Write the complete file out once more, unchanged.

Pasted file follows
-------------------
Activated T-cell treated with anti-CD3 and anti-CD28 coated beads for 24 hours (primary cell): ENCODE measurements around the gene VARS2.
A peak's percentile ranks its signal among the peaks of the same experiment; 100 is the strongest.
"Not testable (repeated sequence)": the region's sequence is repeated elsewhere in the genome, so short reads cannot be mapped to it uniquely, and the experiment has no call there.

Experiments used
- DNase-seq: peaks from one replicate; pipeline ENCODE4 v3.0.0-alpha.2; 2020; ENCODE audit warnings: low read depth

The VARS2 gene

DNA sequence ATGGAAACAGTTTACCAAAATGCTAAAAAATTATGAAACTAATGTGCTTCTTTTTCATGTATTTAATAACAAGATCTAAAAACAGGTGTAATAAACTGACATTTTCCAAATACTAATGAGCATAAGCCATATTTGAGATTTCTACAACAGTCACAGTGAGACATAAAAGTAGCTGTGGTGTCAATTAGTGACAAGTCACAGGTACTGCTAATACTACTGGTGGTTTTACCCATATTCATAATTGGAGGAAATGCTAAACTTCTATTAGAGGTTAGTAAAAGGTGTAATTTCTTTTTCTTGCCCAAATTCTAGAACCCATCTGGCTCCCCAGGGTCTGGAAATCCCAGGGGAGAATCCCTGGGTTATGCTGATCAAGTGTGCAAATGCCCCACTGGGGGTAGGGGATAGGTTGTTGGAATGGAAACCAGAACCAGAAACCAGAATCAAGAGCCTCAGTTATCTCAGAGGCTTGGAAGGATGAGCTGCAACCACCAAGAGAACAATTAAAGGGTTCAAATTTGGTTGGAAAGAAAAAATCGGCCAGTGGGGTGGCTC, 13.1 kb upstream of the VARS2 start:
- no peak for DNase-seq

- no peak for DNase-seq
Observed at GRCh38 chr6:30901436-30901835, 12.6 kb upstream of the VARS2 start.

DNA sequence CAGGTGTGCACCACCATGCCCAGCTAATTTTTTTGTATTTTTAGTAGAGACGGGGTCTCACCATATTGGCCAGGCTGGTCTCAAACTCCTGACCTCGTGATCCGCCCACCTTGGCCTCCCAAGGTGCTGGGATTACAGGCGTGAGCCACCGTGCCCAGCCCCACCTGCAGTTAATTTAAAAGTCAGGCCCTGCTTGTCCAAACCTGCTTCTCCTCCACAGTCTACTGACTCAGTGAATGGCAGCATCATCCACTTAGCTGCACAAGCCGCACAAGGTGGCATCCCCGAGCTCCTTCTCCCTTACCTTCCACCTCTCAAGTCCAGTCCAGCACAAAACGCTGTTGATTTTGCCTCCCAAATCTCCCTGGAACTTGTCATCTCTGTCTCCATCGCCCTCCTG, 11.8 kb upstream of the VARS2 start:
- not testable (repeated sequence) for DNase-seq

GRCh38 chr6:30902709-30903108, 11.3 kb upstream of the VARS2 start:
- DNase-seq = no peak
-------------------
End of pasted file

Activated T-cell treated with anti-CD3 and anti-CD28 coated beads for 24 hours (primary cell): ENCODE measurements around the gene VARS2.
A peak's percentile ranks its signal among the peaks of the same experiment; 100 is the strongest.
"Not testable (repeated sequence)": the region's sequence is repeated elsewhere in the genome, so short reads cannot be mapped to it uniquely, and the experiment has no call there.

Experiments used
- DNase-seq: peaks from one replicate; pipeline ENCODE4 v3.0.0-alpha.2; 2020; ENCODE audit warnings: low read depth

The VARS2 gene

DNA sequence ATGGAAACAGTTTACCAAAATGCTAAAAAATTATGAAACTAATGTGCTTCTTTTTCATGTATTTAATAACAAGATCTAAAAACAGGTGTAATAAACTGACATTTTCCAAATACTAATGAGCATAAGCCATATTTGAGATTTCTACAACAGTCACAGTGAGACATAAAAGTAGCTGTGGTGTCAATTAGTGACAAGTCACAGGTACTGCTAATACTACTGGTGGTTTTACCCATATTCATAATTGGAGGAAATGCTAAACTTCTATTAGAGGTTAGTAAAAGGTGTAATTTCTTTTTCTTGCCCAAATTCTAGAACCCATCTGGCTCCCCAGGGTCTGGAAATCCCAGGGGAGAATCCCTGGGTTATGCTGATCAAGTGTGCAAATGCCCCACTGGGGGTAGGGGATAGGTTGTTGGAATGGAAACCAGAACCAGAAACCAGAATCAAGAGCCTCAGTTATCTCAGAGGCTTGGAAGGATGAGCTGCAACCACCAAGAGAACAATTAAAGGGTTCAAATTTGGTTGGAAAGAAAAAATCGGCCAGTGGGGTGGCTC, 13.1 kb upstream of the VARS2 start:
- no peak for DNase-seq

- no peak for DNase-seq
Observed at GRCh38 chr6:30901436-30901835, 12.6 kb upstream of the VARS2 start.

DNA sequence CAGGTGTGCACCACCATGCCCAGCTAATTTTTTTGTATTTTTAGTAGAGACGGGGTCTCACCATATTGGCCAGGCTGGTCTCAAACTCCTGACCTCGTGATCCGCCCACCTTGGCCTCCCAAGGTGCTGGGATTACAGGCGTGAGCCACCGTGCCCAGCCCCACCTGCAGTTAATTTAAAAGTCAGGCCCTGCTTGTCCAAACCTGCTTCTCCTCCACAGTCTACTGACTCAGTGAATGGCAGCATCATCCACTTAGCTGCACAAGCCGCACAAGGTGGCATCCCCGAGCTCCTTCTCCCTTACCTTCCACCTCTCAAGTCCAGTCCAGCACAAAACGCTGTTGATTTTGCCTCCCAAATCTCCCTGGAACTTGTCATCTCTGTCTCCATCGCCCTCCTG, 11.8 kb upstream of the VARS2 start:
- not testable (repeated sequence) for DNase-seq

GRCh38 chr6:30902709-30903108, 11.3 kb upstream of the VARS2 start:
- DNase-seq = no peak